‘An element of panic’ - My experience of getting a coronavirus test
- Credit: PA
A parent, who does not want to be named, has shared what it is like to get a coronavirus test in the city - and it was not what they had hoped.
After three days of frustrating attempts to book a test for my ill family it felt like winning the lottery when Friday afternoon the website said tests were available at the UEA in Norwich. Bingo! No long journey so low stress – or so we thought.
We were under the impression that the tests would be administered by someone who knew what they were doing. How wrong we were.
At the site we were met with a mélange of cones in a sort of track layout, temporary trailers, tents, and high-vis workers wearing masks.
A young man, with an air of panic in his voice, insisted I close my car window as he held up a sign with instructions to call a phone number.
You may also want to watch:
Over the phone we were told we were to self-administer the tests while in the car and that the windows must remain closed. Any problems or questions we were to turn on the hazard lights.
Plastic packages were then slid through a crack in the window. The packages were home test kits. We were shocked. Why are ill people being made to drive so they can self-administer the test in the confines of a car with the windows closed?
- 1 Restaurant fined for refusing to close in third lockdown
- 2 Hundreds receive coronavirus vaccine at pharmacy
- 3 Yellow weather warning for snow in place across region
- 4 It's 'a long, long way' until lockdown restrictions are lifted - Hancock
- 5 People 'losing patience' with neighbours who flout Covid rules, police say
- 6 Tributes to much-loved Laura, 28, after Covid death
- 7 'Manipulative and scheming' man jailed for child sex offences
- 8 Anger from council over felled silver jubilee trees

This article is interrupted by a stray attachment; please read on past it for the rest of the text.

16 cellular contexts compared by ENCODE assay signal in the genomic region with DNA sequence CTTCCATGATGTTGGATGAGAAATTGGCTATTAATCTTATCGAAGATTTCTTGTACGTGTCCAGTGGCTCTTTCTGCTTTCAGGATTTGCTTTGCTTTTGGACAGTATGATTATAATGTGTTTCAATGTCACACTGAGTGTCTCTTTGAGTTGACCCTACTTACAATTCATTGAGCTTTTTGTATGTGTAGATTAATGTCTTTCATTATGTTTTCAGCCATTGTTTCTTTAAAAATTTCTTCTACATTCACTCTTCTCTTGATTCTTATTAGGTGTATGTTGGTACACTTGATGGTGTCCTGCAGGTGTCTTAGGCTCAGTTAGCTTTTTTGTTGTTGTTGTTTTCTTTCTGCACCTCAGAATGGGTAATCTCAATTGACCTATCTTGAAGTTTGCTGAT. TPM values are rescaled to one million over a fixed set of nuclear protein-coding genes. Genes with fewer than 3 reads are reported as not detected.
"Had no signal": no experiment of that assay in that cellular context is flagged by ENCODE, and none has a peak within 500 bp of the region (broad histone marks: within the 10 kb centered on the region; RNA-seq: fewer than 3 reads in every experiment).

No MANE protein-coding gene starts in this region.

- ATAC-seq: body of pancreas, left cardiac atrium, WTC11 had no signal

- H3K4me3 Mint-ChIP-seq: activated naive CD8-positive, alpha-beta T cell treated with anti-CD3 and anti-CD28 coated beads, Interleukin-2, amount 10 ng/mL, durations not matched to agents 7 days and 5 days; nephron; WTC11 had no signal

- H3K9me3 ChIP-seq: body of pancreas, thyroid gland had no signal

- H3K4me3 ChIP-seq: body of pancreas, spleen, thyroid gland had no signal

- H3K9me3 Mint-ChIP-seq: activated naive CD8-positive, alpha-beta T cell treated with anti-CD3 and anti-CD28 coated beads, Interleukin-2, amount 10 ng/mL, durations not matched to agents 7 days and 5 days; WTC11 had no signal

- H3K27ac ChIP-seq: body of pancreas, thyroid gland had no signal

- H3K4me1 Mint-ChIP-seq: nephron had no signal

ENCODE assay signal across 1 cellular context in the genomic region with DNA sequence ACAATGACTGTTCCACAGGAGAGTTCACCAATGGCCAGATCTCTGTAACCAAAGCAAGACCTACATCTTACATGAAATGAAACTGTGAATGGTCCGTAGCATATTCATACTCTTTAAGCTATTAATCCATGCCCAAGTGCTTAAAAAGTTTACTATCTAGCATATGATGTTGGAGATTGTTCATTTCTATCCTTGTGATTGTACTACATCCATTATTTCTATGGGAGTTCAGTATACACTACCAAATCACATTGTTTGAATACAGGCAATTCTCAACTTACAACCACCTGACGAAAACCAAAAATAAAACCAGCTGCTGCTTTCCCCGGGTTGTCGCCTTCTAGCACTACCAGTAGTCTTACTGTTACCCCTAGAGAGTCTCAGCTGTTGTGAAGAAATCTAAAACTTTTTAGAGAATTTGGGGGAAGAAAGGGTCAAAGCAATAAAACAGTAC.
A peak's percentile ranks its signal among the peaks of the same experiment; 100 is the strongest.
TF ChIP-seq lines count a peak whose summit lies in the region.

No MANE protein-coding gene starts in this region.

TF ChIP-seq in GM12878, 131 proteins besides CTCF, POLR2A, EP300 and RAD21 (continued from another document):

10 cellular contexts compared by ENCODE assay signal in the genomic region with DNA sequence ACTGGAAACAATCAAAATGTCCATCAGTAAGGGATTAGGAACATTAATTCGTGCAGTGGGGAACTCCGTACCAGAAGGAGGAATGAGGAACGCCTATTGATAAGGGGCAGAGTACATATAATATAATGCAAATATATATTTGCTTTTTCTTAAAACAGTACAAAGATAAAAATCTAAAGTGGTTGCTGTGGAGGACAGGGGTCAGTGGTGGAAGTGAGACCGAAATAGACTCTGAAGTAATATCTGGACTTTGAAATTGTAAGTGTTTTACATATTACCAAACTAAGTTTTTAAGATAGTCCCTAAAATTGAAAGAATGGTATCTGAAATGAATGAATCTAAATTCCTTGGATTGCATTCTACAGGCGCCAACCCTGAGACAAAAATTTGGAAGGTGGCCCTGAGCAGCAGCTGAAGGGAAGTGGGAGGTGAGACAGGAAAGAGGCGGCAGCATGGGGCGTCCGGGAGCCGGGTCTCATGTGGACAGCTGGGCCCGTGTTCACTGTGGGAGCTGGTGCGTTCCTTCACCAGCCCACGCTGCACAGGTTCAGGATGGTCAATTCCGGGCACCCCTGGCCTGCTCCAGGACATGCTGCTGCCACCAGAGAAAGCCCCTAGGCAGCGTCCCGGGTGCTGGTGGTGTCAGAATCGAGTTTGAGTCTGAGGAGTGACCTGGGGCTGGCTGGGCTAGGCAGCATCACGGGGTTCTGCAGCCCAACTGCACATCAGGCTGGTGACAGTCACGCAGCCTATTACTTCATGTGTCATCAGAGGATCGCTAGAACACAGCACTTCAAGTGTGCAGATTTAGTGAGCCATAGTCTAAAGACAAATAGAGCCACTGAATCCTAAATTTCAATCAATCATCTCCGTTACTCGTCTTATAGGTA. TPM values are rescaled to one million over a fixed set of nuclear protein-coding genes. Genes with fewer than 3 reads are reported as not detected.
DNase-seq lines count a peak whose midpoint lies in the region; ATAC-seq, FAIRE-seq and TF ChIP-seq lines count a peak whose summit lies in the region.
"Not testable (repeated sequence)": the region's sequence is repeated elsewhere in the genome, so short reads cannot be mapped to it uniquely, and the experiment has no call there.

- 9 'No black hole' - MP reveals two new vaccine centres in towns
- 10 Woman in her 20s among 31 Covid patients to die in five days at hospital
We thought someone would watch to make sure we did the tests properly, but this did not happen.
There was an element of panic in the car as instructions were read and the long cotton buds were aimed at the throats and nostrils of the children.
After unsuccessfully trying to reach their tonsils the hazard lights were activated, and we were told to do both nostrils if the throat was not possible.
Believe me, shoving the cotton bud the required distance up a small child’s nostril is traumatising for all involved. The look of fear on the children’s faces was upsetting. We had told them a professional would be doing the tests.
Eventually the tests were done as best they could be, and the sealed packages placed in a collection bin.
We were all stressed and overheated and could not wait to open the windows and breathe fresh air again.
We have no idea if we gathered enough ‘stuff’ to be tested.
The children are still off school as the results have yet to arrive. If they are negative, I am not sure we will ever get them to repeat the test if they become ill again.
The whole experience was unnecessarily stressful.
My advice is that if you have to get tested take bottled water, tissues, make sure you have your phone with you and be prepared to shove a stick up the noses and down the throats of those you love and yourself.